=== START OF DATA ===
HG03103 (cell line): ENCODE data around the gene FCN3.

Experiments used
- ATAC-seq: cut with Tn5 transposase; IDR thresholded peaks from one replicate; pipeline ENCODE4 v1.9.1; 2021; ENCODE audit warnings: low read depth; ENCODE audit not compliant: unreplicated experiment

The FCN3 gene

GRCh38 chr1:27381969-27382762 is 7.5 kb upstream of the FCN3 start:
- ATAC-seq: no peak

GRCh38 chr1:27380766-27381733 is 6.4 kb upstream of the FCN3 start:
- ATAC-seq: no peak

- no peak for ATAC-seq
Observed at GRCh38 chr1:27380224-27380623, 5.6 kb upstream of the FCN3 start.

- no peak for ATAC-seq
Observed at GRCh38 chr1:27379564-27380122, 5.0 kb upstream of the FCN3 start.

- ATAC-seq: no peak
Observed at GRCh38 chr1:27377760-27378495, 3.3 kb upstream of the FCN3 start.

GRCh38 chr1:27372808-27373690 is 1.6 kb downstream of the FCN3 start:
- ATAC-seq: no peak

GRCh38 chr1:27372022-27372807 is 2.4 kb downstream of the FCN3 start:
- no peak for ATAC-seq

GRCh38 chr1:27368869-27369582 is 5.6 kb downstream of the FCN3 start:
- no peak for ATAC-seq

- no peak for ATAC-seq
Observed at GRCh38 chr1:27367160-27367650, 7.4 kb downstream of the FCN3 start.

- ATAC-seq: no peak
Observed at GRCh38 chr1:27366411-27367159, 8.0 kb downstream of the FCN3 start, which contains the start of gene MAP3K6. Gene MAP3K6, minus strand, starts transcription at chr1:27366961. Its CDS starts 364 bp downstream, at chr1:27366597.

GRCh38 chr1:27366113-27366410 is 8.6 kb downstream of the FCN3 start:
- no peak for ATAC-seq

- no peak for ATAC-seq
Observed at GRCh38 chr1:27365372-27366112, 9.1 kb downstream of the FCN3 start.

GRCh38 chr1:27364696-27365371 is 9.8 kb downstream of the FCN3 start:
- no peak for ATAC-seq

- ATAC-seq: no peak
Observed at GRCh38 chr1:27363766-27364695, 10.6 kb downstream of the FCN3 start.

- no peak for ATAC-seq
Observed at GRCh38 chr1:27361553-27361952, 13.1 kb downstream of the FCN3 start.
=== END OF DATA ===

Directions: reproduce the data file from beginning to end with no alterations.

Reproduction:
HG03103 (cell line): ENCODE data around the gene FCN3.

Experiments used
- ATAC-seq: cut with Tn5 transposase; IDR thresholded peaks from one replicate; pipeline ENCODE4 v1.9.1; 2021; ENCODE audit warnings: low read depth; ENCODE audit not compliant: unreplicated experiment

The FCN3 gene

GRCh38 chr1:27381969-27382762 is 7.5 kb upstream of the FCN3 start:
- ATAC-seq: no peak

GRCh38 chr1:27380766-27381733 is 6.4 kb upstream of the FCN3 start:
- ATAC-seq: no peak

- no peak for ATAC-seq
Observed at GRCh38 chr1:27380224-27380623, 5.6 kb upstream of the FCN3 start.

- no peak for ATAC-seq
Observed at GRCh38 chr1:27379564-27380122, 5.0 kb upstream of the FCN3 start.

- ATAC-seq: no peak
Observed at GRCh38 chr1:27377760-27378495, 3.3 kb upstream of the FCN3 start.

GRCh38 chr1:27372808-27373690 is 1.6 kb downstream of the FCN3 start:
- ATAC-seq: no peak

GRCh38 chr1:27372022-27372807 is 2.4 kb downstream of the FCN3 start:
- no peak for ATAC-seq

GRCh38 chr1:27368869-27369582 is 5.6 kb downstream of the FCN3 start:
- no peak for ATAC-seq

- no peak for ATAC-seq
Observed at GRCh38 chr1:27367160-27367650, 7.4 kb downstream of the FCN3 start.

- ATAC-seq: no peak
Observed at GRCh38 chr1:27366411-27367159, 8.0 kb downstream of the FCN3 start, which contains the start of gene MAP3K6. Gene MAP3K6, minus strand, starts transcription at chr1:27366961. Its CDS starts 364 bp downstream, at chr1:27366597.

GRCh38 chr1:27366113-27366410 is 8.6 kb downstream of the FCN3 start:
- no peak for ATAC-seq

- no peak for ATAC-seq
Observed at GRCh38 chr1:27365372-27366112, 9.1 kb downstream of the FCN3 start.

GRCh38 chr1:27364696-27365371 is 9.8 kb downstream of the FCN3 start:
- no peak for ATAC-seq

- ATAC-seq: no peak
Observed at GRCh38 chr1:27363766-27364695, 10.6 kb downstream of the FCN3 start.

- no peak for ATAC-seq
Observed at GRCh38 chr1:27361553-27361952, 13.1 kb downstream of the FCN3 start.